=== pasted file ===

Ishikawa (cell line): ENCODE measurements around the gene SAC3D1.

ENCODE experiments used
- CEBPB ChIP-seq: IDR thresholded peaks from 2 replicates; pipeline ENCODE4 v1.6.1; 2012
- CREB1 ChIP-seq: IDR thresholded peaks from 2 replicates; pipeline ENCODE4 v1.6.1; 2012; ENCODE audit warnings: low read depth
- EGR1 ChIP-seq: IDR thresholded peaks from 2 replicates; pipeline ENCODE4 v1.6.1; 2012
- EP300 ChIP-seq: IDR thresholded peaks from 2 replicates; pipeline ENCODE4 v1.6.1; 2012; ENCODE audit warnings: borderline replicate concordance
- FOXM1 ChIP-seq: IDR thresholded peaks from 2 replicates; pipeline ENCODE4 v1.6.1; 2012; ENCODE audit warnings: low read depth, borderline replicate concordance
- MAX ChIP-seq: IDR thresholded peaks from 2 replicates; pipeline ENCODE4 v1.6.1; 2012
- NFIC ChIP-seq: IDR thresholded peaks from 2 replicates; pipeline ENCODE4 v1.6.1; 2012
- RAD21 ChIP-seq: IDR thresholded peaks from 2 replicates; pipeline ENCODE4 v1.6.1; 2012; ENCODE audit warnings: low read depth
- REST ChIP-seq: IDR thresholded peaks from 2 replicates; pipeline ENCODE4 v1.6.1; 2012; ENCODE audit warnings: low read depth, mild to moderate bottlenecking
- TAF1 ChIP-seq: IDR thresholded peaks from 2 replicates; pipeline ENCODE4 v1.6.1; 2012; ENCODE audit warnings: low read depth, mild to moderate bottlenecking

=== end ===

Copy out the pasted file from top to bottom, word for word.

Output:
Ishikawa (cell line): ENCODE measurements around the gene SAC3D1.

ENCODE experiments used
- CEBPB ChIP-seq: IDR thresholded peaks from 2 replicates; pipeline ENCODE4 v1.6.1; 2012
- CREB1 ChIP-seq: IDR thresholded peaks from 2 replicates; pipeline ENCODE4 v1.6.1; 2012; ENCODE audit warnings: low read depth
- EGR1 ChIP-seq: IDR thresholded peaks from 2 replicates; pipeline ENCODE4 v1.6.1; 2012
- EP300 ChIP-seq: IDR thresholded peaks from 2 replicates; pipeline ENCODE4 v1.6.1; 2012; ENCODE audit warnings: borderline replicate concordance
- FOXM1 ChIP-seq: IDR thresholded peaks from 2 replicates; pipeline ENCODE4 v1.6.1; 2012; ENCODE audit warnings: low read depth, borderline replicate concordance
- MAX ChIP-seq: IDR thresholded peaks from 2 replicates; pipeline ENCODE4 v1.6.1; 2012
- NFIC ChIP-seq: IDR thresholded peaks from 2 replicates; pipeline ENCODE4 v1.6.1; 2012
- RAD21 ChIP-seq: IDR thresholded peaks from 2 replicates; pipeline ENCODE4 v1.6.1; 2012; ENCODE audit warnings: low read depth
- REST ChIP-seq: IDR thresholded peaks from 2 replicates; pipeline ENCODE4 v1.6.1; 2012; ENCODE audit warnings: low read depth, mild to moderate bottlenecking
- TAF1 ChIP-seq: IDR thresholded peaks from 2 replicates; pipeline ENCODE4 v1.6.1; 2012; ENCODE audit warnings: low read depth, mild to moderate bottlenecking